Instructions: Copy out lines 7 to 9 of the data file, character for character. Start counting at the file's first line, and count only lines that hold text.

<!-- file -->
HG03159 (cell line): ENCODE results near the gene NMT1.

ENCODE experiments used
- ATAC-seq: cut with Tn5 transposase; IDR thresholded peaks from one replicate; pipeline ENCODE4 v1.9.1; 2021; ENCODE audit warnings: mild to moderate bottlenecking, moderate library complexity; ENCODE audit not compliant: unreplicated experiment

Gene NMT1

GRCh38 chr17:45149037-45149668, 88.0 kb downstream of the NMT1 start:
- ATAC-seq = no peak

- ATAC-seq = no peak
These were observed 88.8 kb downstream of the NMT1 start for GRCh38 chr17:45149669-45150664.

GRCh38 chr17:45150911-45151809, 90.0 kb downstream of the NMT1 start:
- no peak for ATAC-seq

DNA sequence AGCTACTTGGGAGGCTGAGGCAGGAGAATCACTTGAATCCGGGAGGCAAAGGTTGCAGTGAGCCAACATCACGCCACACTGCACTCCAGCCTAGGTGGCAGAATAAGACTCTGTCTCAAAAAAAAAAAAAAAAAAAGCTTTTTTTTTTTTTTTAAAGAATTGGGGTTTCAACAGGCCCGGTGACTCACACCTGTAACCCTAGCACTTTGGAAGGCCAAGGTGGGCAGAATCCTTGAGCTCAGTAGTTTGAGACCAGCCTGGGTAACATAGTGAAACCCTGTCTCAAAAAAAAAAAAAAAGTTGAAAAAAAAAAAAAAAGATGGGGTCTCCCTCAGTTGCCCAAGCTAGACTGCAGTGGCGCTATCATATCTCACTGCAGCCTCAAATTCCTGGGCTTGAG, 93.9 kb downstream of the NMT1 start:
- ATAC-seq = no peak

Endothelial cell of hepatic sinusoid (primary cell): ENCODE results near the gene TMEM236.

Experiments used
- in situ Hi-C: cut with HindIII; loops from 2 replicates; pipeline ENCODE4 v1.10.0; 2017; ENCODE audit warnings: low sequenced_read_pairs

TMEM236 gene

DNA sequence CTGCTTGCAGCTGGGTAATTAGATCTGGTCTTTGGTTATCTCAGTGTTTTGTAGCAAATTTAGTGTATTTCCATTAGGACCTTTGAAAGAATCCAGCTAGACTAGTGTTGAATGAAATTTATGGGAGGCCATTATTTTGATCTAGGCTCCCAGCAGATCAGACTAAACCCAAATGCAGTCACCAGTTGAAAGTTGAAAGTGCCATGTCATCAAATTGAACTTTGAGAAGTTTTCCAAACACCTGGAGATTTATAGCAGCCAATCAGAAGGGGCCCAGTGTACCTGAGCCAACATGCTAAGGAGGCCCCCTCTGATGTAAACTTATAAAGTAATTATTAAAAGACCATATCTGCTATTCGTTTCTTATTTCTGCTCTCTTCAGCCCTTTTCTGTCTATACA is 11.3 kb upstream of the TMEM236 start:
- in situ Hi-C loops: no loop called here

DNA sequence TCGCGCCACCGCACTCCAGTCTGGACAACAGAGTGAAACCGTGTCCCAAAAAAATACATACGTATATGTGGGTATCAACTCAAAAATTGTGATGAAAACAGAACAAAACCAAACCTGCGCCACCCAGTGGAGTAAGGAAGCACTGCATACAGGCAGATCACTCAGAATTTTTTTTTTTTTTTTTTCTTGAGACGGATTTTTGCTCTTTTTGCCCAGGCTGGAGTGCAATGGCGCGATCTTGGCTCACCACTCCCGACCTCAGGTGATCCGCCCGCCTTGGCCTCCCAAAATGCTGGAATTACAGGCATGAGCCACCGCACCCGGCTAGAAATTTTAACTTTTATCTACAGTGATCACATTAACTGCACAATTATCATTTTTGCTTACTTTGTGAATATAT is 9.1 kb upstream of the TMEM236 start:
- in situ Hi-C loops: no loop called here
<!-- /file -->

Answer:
- ATAC-seq = no peak
These were observed 88.8 kb downstream of the NMT1 start for GRCh38 chr17:45149669-45150664.

GRCh38 chr17:45150911-45151809, 90.0 kb downstream of the NMT1 start: